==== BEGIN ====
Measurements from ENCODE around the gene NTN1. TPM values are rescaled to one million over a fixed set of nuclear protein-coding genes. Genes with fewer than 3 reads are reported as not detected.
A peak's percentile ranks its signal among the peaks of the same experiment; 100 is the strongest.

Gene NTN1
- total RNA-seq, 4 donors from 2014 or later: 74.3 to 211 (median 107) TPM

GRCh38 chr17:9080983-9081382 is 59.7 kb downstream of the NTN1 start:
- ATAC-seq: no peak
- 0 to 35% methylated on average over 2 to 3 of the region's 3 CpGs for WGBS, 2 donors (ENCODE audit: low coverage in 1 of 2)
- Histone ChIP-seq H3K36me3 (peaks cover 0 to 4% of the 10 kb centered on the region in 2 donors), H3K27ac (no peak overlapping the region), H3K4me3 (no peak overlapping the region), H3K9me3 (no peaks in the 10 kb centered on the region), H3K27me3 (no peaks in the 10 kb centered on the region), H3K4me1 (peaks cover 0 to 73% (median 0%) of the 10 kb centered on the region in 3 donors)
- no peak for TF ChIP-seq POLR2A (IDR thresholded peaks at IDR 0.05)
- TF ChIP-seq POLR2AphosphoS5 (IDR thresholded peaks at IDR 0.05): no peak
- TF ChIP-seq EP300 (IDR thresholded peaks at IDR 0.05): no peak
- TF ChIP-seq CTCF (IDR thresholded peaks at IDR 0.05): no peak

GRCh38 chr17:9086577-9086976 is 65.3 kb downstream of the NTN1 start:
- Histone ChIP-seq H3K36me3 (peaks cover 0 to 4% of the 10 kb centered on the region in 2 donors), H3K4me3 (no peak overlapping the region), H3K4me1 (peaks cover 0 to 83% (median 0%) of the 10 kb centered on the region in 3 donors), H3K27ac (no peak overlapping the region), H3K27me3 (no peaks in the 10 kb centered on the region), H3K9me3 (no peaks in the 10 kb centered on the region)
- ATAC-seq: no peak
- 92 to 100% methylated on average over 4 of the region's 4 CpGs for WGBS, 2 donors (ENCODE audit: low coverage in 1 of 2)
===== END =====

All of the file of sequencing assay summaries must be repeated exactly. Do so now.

Measurements from ENCODE around the gene NTN1. TPM values are rescaled to one million over a fixed set of nuclear protein-coding genes. Genes with fewer than 3 reads are reported as not detected.
A peak's percentile ranks its signal among the peaks of the same experiment; 100 is the strongest.

Gene NTN1
- total RNA-seq, 4 donors from 2014 or later: 74.3 to 211 (median 107) TPM

GRCh38 chr17:9080983-9081382 is 59.7 kb downstream of the NTN1 start:
- ATAC-seq: no peak
- 0 to 35% methylated on average over 2 to 3 of the region's 3 CpGs for WGBS, 2 donors (ENCODE audit: low coverage in 1 of 2)
- Histone ChIP-seq H3K36me3 (peaks cover 0 to 4% of the 10 kb centered on the region in 2 donors), H3K27ac (no peak overlapping the region), H3K4me3 (no peak overlapping the region), H3K9me3 (no peaks in the 10 kb centered on the region), H3K27me3 (no peaks in the 10 kb centered on the region), H3K4me1 (peaks cover 0 to 73% (median 0%) of the 10 kb centered on the region in 3 donors)
- no peak for TF ChIP-seq POLR2A (IDR thresholded peaks at IDR 0.05)
- TF ChIP-seq POLR2AphosphoS5 (IDR thresholded peaks at IDR 0.05): no peak
- TF ChIP-seq EP300 (IDR thresholded peaks at IDR 0.05): no peak
- TF ChIP-seq CTCF (IDR thresholded peaks at IDR 0.05): no peak

GRCh38 chr17:9086577-9086976 is 65.3 kb downstream of the NTN1 start:
- Histone ChIP-seq H3K36me3 (peaks cover 0 to 4% of the 10 kb centered on the region in 2 donors), H3K4me3 (no peak overlapping the region), H3K4me1 (peaks cover 0 to 83% (median 0%) of the 10 kb centered on the region in 3 donors), H3K27ac (no peak overlapping the region), H3K27me3 (no peaks in the 10 kb centered on the region), H3K9me3 (no peaks in the 10 kb centered on the region)
- ATAC-seq: no peak
- 92 to 100% methylated on average over 4 of the region's 4 CpGs for WGBS, 2 donors (ENCODE audit: low coverage in 1 of 2)